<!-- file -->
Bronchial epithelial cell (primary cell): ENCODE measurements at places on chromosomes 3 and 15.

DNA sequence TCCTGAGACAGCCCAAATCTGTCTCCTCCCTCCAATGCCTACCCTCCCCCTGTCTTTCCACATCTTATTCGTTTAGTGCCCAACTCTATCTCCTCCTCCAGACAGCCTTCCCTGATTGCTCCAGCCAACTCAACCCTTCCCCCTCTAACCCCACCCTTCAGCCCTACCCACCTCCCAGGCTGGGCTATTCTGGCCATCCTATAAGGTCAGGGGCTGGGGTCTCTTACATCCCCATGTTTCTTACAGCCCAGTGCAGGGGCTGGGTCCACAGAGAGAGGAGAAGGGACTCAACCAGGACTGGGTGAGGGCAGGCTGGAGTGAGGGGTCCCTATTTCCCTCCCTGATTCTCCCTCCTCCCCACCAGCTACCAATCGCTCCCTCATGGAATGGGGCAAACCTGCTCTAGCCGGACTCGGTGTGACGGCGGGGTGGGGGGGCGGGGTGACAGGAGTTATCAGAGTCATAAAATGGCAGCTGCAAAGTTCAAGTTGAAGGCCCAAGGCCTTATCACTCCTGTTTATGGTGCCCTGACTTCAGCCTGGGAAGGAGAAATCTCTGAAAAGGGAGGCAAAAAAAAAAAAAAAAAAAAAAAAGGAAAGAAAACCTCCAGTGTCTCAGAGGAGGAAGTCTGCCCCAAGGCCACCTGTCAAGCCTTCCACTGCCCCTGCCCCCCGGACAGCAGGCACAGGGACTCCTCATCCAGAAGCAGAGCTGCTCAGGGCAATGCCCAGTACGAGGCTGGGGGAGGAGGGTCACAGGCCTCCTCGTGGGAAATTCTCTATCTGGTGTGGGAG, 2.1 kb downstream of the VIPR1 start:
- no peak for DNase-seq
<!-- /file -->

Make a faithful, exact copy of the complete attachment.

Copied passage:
Bronchial epithelial cell (primary cell): ENCODE measurements at places on chromosomes 3 and 15.

DNA sequence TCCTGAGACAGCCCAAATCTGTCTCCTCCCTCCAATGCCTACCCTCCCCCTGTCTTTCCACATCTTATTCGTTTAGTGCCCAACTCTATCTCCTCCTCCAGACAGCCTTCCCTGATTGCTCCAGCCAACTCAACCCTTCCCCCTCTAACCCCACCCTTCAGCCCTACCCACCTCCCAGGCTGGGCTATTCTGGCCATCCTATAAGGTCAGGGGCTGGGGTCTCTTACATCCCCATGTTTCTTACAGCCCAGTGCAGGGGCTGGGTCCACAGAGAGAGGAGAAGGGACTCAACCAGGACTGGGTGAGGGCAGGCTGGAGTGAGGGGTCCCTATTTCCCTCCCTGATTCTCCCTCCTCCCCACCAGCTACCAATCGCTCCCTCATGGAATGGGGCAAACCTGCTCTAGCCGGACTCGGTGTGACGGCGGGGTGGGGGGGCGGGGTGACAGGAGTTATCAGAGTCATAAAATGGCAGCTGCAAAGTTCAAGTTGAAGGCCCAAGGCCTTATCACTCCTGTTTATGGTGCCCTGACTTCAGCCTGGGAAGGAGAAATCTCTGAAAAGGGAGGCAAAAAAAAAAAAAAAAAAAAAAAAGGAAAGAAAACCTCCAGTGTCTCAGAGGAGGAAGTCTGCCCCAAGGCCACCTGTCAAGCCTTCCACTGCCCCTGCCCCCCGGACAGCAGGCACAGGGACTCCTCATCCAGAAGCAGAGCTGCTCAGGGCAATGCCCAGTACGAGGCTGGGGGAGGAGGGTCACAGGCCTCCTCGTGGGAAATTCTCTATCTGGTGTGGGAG, 2.1 kb downstream of the VIPR1 start:
- no peak for DNase-seq